Clas­sic cook­book

A cel­e­bra­tion of Nigella Law­son’s How to Eat, in­tro­duced by Nigel Slater

The Observer Food Monthly - - CONTENTS - Pho­to­graphs Ro­mas Fo­ord

How To Eat is easy to find on my book­shelf. It is the book in tat­ters. The one whose spine is torn, whose pages are smeared, smudged and scorched. The book that has clearly done ser­vice for 20 years.

You can tell from the ti­tle this is more than a recipe book. From the first en­try for roast chicken (stick half a lemon up its bot­tom) to the last – Mar­mite sand­wiches (cream the but­ter and Mar­mite to­gether as if you were mak­ing a cake) – the book is clearly the work of a roll-your-sleeves-up cook. Some­one deeply fa­mil­iar with the ap­petites of food-lov­ing friends and a grow­ing fam­ily. This is not some pic­tures-of­plates cof­fee-ta­ble tome.

Nigella’s prose is lus­trous, se­duc­tive and re­as­sur­ing. You feel you are sit­ting by the cooker, Nigella pass­ing you slightly-too-hot frit­ters from a pan as you gos­sip. She gen­tly guides and ca­joles her read­ers rather than bark­ing or­ders at them. This is less a cook­ery man­ual, more a guide to hav­ing a good time at the ta­ble. It says every­thing that Delia wrote How to Cook and Nigella

How to Eat . And that’s the dif­fer­ence be­tween this and most other cook­books. This is about meals rather than recipes, be it a soli­tary sup­per (pasta with an­chovy sauce) or lunch for six (roast pork, red cab­bage and gin­ger­bread).

There is much re­lief here for the new cook: “One doesn’t want to wade too deep into canapé land.” And much help­ful­ness for us all: “This [hazelnut cake] hap­pens to be a bril­liant way to use up freezer-stored egg whites .”

The book re­spects the clas­sics but isn’t en­slaved by them. Nigella of­ten talks about the “tyranny” of the recipe. There is much gen­eros­ity too. Other writ­ers are cred­ited where barely nec­es­sary, she gives the reader a long and in­ter­est­ing in­tro­duc­tion to each dish and you come away feel­ing Nigella is hap­pier bran­dish­ing a la­dle than she is a tea­spoon. She is greedy in the best pos­si­ble way. The por­tions are am­ple, the in­gre­di­ents un­stint­ing, the prose warm and com­fort­ing. Any one of her pud­dings would bust a gus­set.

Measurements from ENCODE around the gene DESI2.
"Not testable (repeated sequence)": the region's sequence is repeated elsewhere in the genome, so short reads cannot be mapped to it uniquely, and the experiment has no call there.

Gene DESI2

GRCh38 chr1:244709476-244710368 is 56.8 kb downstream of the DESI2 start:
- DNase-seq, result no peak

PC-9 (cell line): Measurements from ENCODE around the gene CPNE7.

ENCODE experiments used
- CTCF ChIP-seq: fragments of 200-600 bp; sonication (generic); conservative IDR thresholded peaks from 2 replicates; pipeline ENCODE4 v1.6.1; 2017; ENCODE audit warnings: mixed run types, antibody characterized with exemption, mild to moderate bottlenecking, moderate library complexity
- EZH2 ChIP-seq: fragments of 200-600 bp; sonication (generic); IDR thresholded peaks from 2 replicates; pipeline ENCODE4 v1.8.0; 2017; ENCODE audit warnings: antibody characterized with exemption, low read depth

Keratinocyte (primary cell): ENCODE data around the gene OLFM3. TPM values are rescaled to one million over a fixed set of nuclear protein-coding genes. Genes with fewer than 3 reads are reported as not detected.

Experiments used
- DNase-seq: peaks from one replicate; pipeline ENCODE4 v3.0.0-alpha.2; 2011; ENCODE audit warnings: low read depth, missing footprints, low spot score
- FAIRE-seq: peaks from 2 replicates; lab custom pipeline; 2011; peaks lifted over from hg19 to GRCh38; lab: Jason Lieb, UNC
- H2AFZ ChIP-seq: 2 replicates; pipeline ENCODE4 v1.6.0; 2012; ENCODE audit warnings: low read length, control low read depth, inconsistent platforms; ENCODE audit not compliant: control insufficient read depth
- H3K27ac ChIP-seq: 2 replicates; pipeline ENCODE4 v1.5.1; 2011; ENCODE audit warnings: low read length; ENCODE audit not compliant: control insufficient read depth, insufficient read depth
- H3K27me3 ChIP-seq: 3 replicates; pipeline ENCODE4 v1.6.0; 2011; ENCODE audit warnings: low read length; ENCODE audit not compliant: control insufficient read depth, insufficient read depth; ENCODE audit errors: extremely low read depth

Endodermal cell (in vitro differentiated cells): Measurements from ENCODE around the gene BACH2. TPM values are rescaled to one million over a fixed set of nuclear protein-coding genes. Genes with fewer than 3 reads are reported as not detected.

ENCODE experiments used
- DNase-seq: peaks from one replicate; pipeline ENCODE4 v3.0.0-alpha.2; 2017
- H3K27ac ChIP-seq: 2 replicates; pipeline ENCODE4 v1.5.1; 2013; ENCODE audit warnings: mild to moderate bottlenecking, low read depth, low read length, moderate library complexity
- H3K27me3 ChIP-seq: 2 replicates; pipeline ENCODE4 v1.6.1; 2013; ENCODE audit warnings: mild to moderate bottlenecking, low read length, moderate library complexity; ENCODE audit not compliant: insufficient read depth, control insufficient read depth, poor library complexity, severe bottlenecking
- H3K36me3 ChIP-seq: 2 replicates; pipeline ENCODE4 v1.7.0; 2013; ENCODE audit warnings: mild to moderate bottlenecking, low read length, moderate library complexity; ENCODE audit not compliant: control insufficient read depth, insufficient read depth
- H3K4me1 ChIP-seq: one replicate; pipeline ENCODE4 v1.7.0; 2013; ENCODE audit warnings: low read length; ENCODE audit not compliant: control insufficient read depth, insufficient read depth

Yes, this is more than a cook­book, but heav­ens, the recipes are good. There is a bal­ance be­tween the use­ful ev­ery­day stuff – “crum­ble”, “gravy”, “may­on­naise” – and the more deca­dent: “A camp, but only slightly, din­ner for six.” Whether it was in­tended or not, the recipes are au­to­bi­o­graph­i­cal. You know the in­clu­sion of a baby­wean­ing chart, plus sug­ges­tions for lin­guine with clams, fairy cakes, Mid­sum­mer din­ner for eight and Christ­mas Eve goose are recipes based on the hon­est re­al­ity of fam­ily life rather than some­thing dreamed up at a food stylist’s desk.

How to Eat is, at its heart, a deeply prac­ti­cal yet joy­ously read­able book. Three para­graphs in and one feels in­spired, heart­ened and rav­en­ous. A chap­ter or two later, your new friend at your side, you are all set to head off to the kitchen and have a truly glo­ri­ous time.

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